The Best UI Libraries for Cross-Platform Apps with Tauri

August 3, 2023

Developing native cross-platform experiences requires choosing the right user interface (UI) library, as it serves as the foundation for creating visually appealing and interactive user experiences. Tauri, a popular toolset for building lightweight desktop (and soon mobile!) apps using web technologies, offers compatibility with various UI libraries. Here, we cover some of the fastest UI libraries suitable for native cross-platform apps with the Tauri toolset. We explore Angular, React, Vue, Svelte, SolidJS, and Qwik and other UI libraries that primarily focus on JavaScript and/or TypeScript, and how they compose together with Tauri.


Svelte and Tauri together form an attractive solution for creating performant, lightweight, and cross-platform apps. Svelte is a modern JavaScript compiler that helps to write easy-to-understand JavaScript code which, when compiled, results in highly efficient, imperative code that directly updates the Document Object Model (DOM). The synergy of Svelte and Tauri allows developers to build projects that are both high-performing and resource-efficient, mainly because both approaches tend to disappear and focus on the end products.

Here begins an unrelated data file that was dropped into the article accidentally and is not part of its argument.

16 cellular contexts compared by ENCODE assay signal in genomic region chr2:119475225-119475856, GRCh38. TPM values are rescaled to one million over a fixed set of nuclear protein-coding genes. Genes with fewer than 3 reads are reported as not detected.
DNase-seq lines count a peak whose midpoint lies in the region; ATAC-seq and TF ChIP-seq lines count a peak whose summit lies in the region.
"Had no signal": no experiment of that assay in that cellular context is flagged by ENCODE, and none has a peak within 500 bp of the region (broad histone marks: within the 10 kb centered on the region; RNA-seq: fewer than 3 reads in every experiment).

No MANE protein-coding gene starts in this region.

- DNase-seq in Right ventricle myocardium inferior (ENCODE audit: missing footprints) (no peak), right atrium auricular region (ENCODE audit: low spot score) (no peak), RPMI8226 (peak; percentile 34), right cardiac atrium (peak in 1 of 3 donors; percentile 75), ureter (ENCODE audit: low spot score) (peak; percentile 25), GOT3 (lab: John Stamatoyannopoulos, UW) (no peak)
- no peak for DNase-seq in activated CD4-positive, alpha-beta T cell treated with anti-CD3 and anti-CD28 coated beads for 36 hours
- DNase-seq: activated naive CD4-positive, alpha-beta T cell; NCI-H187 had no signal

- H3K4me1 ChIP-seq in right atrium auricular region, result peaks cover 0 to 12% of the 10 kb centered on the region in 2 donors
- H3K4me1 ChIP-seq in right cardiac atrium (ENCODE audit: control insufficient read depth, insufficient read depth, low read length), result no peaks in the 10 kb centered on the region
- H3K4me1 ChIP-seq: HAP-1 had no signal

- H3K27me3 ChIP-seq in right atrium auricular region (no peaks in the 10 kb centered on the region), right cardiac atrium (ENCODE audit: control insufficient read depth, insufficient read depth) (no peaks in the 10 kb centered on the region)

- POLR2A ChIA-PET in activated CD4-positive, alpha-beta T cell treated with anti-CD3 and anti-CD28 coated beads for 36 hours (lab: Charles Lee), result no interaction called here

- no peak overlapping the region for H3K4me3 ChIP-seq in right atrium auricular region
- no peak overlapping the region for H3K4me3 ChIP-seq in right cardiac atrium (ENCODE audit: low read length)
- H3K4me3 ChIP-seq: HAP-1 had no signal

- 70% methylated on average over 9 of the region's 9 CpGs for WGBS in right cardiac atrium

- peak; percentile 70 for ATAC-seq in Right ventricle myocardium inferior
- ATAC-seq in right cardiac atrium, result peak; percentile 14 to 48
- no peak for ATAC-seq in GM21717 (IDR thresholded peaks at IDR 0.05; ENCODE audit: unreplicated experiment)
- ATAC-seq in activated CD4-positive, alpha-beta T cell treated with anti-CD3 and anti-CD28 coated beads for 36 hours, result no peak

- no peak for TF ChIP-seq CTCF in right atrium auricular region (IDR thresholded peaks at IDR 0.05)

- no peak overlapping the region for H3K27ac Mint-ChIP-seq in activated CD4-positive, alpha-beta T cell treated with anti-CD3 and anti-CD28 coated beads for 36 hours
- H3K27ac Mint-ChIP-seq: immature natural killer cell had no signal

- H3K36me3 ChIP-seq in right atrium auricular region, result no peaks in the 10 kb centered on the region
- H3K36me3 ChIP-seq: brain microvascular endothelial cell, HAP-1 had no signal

Fun fact: this entire website is built on SvelteKit, the Svelte-based framework!

Svelte differs from other frontend frameworks and libraries (like React, Vue, or Angular) in that it shifts the work from the browser to the build step by writing code that directly updates the DOM when state changes. This results in less JavaScript that needs to be downloaded and parsed, ultimately resulting in faster initial load times.

Tauri is designed to offer a lean and efficient runtime for desktop apps. It accomplishes this by utilizing a Rust backend and leveraging the system’s webview for rendering the frontend. The end result is a small binary size and a low memory footprint, leading to quicker startup and better runtime performance.

Svelte’s performance is generally better than that of React, Vue, and Angular because it compiles components to highly efficient imperative code that directly manipulates the DOM. React and Vue use a virtual DOM, which introduces additional overhead, while Angular’s performance can be affected by its complex change detection mechanism.

Things built with Svelte tend to have smaller bundle sizes compared to those with React, Vue, and Angular because Svelte removes the need for a virtual DOM and includes only the necessary code in the final bundle. Since Tauri is agnostic to the frontend framework apps use, it can be combined with Svelte to provide a lightweight runtime for projects built with Svelte, React, Vue, or Angular.

Svelte is often considered easier to learn than React, Vue, and Angular due to its simpler syntax and more intuitive reactivity system. However, its ecosystem and community are not as large as those of React, Vue, and Angular, which might result in fewer resources for learning and troubleshooting.